Exploring Olana – Rare Historic Preservation Inside and Out
High above the Hudson, the towering Olana overlooks panoramic views of the river valley. The house was designed and built by Frederick Church, a famous and wealthy Hudson River School artist, with advice from architect Calvert Vaux, who was well known for designing structures in Central Park, New York. Newly returned from a middle east tour, Church was inspired by Persian architecture, especially the ornate decoration of both interior and exterior surfaces. Lead architect and historic preservation specialist Ward Bucher recently visited the property for inspiration and insight.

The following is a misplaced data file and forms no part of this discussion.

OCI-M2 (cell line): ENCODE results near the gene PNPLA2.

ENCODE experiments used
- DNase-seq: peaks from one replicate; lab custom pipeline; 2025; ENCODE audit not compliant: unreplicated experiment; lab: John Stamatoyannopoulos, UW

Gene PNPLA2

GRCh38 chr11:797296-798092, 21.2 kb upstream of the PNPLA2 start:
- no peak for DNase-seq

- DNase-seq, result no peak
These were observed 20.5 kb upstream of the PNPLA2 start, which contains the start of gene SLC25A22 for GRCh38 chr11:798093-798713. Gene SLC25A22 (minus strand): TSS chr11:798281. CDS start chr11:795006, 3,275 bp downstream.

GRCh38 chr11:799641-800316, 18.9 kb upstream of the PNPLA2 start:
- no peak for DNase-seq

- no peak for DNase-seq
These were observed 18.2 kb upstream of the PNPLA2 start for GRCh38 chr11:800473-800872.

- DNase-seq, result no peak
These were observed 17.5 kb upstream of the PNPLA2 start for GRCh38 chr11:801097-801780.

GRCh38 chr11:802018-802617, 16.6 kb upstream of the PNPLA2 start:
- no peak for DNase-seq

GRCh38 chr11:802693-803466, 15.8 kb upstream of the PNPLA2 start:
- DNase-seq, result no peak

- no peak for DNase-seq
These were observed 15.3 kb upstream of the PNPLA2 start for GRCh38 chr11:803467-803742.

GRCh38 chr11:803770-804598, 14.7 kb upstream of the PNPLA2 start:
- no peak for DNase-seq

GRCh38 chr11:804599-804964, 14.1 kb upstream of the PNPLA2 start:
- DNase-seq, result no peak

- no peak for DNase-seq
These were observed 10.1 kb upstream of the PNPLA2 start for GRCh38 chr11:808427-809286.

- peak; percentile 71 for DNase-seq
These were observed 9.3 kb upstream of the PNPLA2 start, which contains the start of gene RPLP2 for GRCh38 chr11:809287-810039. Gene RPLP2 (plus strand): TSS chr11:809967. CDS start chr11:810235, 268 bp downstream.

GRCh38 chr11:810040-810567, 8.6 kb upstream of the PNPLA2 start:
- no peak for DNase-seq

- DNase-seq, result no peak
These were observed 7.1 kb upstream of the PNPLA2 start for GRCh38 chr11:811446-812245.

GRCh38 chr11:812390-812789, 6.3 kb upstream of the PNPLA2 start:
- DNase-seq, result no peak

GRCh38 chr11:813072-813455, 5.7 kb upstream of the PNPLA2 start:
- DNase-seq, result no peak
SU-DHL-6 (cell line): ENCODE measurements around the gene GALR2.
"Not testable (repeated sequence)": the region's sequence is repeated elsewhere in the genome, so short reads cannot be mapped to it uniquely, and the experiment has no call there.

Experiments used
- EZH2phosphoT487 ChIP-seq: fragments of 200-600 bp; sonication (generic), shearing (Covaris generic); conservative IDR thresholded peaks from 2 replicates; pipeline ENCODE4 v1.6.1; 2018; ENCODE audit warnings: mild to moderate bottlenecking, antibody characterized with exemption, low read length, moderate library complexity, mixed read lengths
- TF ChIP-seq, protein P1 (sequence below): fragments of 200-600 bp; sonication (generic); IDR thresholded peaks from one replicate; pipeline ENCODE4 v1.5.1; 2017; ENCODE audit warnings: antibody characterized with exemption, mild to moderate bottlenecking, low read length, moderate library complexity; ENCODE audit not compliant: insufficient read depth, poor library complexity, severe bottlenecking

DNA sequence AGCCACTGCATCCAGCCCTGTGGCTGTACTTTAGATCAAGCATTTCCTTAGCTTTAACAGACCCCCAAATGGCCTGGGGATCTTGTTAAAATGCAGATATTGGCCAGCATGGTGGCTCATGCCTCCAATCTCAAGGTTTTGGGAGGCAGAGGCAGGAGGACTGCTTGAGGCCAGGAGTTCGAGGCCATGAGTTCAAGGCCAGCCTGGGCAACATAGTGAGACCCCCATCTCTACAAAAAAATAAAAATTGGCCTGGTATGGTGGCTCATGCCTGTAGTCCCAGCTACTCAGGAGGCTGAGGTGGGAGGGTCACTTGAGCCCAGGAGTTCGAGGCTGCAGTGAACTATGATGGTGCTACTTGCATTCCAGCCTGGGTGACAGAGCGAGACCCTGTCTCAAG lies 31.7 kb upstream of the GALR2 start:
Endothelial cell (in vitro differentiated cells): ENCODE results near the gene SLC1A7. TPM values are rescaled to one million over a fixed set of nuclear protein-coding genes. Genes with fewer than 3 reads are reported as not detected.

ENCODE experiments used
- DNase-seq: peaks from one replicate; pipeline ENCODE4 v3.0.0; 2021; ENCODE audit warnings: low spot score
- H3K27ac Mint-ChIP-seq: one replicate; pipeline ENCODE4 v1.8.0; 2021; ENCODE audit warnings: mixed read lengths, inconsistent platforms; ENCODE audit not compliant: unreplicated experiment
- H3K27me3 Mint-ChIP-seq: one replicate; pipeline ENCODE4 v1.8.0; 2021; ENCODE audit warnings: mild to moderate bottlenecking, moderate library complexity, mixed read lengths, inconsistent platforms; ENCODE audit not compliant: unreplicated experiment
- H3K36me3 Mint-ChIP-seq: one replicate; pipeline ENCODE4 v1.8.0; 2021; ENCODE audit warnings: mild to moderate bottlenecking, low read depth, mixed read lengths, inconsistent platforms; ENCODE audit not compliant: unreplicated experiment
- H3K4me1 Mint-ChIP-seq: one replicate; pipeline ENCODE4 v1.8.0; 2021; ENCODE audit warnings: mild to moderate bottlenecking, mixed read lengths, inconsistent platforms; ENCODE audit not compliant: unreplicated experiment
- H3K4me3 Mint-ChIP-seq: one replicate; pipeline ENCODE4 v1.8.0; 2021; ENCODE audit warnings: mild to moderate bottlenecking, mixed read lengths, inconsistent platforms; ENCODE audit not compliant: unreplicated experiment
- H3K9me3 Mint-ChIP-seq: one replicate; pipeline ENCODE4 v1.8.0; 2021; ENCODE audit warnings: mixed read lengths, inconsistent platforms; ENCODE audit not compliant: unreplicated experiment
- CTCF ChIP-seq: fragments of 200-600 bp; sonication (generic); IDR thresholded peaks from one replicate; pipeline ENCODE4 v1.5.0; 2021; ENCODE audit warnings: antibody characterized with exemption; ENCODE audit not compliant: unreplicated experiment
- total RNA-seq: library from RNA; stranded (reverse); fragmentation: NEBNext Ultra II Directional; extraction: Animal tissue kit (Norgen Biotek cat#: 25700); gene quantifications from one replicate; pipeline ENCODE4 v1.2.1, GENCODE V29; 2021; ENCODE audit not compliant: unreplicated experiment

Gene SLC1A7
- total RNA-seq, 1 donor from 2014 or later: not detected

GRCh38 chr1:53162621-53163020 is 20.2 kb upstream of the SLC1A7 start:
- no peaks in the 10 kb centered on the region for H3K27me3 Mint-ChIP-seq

What’s unusual about Olana is that, in addition to the well-kept landscape and building, it has 95% of the original furnishings. An excellent docent guide explained to Ward Bucher and his family how each room was used by the Churches. She noted that although the dense furnishings look exotic to modern eyes, they were typical of the late 19th century. A favorite was the painting studio addition with his easel, piano, oriental rug, and surprising collections, including Persian metal work and Mexican straw hats. The studio has a huge clear glass windowpane with a stained-glass border looking out to a wonderful curved balcony. The house also has dozens of paintings by famous artists of the period such as Church’s mentor Thomas Cole. One room is dominated by Church’s large painting of Petra over an Arabic style reddish stone fireplace he designed. Bucher was particularly impressed by the bright and varied structural polychromy of the exterior where the decoration was created by colored bricks, ceramic tiles, stones, and slates in addition to painted wood and iron. Although each element of the house is symmetrical, the parts are assembled to create a lively, asymmetrical fantasy best viewed from one of the rustic carriage roads below. To schedule your own tour search www.olana.org.